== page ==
Designing large flat but thin, lightweight and rigid panel

Discussion in 'Boatbuilding' started by mvoltin, Nov 14, 2017.

  1. PAR
    Joined: Nov 2003
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    PAR Yacht Designer/Builder

    It seems to me, since you made the decision to employ a steel wing spar (box), you can have all the stiffness you desire, with a fairly simple laminate schedule, relying on the spar(s) to essentially hold everything up, including the cannons. I wouldn't over engineer this puppy, so much as insure it fits what you need, in terms of accuracy and demount-ability. If it was me, I'd concentrate on the disassembly aspect first, while working up a practical set of hinges, pins, connections, etc. for the welded assembly. Then just foam the crap out of it, gluing up blocks as required and shape as desired. A simple laminate schedule, just enough to insure the thinner stuff is stiff enough and fair your brains out.

    On a engineering level, I've always found this particular "spacecraft" design a bit of a joke, though it might look good to some on the big screen. Guns (cannons, really?) wouldn't have a kink in them and a cannon certainly wouldn't, even if it was particle weapon technology. I also find the engine cant ridiculous, as vectored thrust currently exists and is a much more logical approuch than simply canting the burners. Don't crank me up on the number of wings or why they'd need to be stowed. Lastly, given unknown fuel storage, how does one expect this puppy to reach escape velocity, with the shapes employed, even on the lowest of gravity worlds?

    Petty, I know, but engineers are an odd lot. We're the ones that point out that Cesar, as portrayed in the movie, likely didn't own the Converse sneakers, that were seen peaking out from under his robe (actual thing I saw a few decades ago). Or the onion shaped water tower or high tension power lines seen in the back ground of one of John Wayne's greats. I've screwed many a movie for the other half, but also created a monster, who now also sees these inconsistencies and improbabilities. Don't start me up on the catamaran rig used in Water World . . .
    rxcomposite likes this.
  2. rxcomposite
    Joined: Jan 2005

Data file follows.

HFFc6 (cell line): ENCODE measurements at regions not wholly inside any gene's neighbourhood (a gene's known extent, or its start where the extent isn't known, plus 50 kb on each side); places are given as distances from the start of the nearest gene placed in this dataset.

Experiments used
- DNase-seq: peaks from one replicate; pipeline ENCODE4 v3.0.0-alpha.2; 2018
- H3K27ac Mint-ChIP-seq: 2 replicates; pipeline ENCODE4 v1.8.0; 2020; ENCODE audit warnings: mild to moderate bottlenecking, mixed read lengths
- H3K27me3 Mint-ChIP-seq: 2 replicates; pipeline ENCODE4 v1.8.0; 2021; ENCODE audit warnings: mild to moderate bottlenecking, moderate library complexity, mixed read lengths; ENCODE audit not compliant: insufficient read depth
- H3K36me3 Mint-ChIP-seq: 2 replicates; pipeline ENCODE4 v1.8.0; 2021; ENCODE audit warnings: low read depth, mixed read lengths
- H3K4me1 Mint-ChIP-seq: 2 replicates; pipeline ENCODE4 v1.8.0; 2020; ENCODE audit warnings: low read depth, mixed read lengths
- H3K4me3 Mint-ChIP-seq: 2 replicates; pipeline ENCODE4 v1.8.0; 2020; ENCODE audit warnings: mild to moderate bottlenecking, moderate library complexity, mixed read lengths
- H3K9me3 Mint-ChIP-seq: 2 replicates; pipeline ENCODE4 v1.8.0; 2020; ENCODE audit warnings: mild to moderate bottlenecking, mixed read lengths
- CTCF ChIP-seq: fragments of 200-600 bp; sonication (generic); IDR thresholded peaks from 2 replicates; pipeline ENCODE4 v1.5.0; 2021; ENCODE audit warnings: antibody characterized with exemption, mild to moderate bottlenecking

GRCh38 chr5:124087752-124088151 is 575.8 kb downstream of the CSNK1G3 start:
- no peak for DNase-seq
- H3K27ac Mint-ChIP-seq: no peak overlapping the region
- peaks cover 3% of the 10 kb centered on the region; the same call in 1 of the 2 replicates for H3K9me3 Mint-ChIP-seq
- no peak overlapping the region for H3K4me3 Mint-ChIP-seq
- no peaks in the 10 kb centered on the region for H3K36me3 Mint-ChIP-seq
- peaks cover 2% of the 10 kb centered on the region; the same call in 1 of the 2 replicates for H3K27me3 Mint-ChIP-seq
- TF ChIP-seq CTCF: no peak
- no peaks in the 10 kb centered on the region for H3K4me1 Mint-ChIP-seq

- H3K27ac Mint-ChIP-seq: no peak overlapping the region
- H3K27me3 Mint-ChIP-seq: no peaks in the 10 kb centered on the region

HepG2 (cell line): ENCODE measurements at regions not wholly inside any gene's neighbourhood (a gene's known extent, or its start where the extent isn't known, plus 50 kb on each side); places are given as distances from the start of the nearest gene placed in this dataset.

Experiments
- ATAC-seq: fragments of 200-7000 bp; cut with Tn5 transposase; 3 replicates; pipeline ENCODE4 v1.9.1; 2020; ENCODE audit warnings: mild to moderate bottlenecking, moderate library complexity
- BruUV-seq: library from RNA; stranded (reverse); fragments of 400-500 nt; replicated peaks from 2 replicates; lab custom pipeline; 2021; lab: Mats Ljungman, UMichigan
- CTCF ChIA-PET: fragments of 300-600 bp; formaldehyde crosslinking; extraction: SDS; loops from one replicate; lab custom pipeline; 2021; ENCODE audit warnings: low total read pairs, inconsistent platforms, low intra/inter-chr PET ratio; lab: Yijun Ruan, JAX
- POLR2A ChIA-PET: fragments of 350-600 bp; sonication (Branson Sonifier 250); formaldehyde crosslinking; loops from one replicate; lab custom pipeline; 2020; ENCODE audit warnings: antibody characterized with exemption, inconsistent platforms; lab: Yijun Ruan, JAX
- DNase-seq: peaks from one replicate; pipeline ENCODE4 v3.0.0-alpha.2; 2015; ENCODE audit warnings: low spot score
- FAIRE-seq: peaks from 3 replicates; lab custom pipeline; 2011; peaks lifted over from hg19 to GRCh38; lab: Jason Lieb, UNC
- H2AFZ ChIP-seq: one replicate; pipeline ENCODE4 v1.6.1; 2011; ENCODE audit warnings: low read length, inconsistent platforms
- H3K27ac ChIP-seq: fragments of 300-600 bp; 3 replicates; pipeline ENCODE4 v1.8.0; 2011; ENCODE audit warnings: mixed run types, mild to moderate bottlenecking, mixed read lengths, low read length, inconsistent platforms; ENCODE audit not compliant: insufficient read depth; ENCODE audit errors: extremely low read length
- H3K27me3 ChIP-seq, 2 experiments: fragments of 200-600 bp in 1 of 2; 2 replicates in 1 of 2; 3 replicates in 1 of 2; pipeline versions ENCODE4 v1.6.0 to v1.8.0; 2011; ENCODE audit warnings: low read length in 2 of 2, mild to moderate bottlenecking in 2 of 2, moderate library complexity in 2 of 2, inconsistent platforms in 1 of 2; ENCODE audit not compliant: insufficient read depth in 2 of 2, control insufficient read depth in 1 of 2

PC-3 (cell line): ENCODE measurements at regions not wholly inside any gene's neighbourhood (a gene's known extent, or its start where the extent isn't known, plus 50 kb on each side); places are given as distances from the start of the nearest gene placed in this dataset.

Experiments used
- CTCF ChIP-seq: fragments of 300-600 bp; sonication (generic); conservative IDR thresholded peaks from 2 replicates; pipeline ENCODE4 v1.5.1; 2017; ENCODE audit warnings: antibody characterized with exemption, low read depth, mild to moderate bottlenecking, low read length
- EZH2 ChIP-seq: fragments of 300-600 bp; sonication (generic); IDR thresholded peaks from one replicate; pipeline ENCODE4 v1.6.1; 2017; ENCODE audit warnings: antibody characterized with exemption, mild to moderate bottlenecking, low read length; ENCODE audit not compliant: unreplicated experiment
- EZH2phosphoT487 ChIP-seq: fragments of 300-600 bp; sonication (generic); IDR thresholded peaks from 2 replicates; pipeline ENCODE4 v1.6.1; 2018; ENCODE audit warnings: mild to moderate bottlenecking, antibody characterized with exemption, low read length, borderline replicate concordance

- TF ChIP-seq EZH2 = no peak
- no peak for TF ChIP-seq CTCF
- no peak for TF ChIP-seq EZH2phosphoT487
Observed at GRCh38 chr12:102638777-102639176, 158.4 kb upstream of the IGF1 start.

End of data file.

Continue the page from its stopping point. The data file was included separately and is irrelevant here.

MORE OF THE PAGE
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    rxcomposite Senior Member

    Great. You have decided to build it with frame and spar out of aluminum as I have earlier suggested. Over engineered maybe and not meant to "fly" but you can do the mock up skeleton and test all articulation and slap on the foam and fiberglass afterwards as PAR suggested.

    Since you have the skeleton to handle all loads, there is no need for composite engineering. You can use the lightweight fiber you bought (2 layers) over the insulating foam you have chosen. Insulating foam do shrink in time but maybe 10-15 years after before your model becomes a sorry state.

    You don't need a box beam. A "C" channel aluminum will work as a spar. If you are trying to visualize how a spar will work, try imagining a fishing rod. Thick at the base and thin at the tip. When extended, it has little or no droop at the tip. When you catch a fish, the weight of the fish will pull down the tip and the rod will bend. Same thing with "cannon" on wing.

    The fuselage can be aluminum square tubing, built like a bridge. A "strongback" as we boatbuilders calls it. Wood is too flexible and its coefficient of thermal expansion is low. Aluminum is much closer to epoxy laminate. Just don't get it out in the sun too long as it will start pulling each other and microcrack might appear. Cover it with cheap thin aluminized mylar sheet or better yet, get the gold colored one for blockage of UV.
  3. upchurchmr
    Joined: Feb 2011
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    upchurchmr Senior Member

    There are 100 different ways to succeed with this.
    Get on with it, but figure out what the total weight is before you start.

  4. mvoltin
    Joined: Nov 2017
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    Location: ALABAMA

    mvoltin Junior Member

    Thanks again for the help and advice. I will post the update on this forum once things move forward - everything is taking long time and probably will not build the wings until January. Currently, working on the "cannons" to make sure we know the weight and then move on with the wings.
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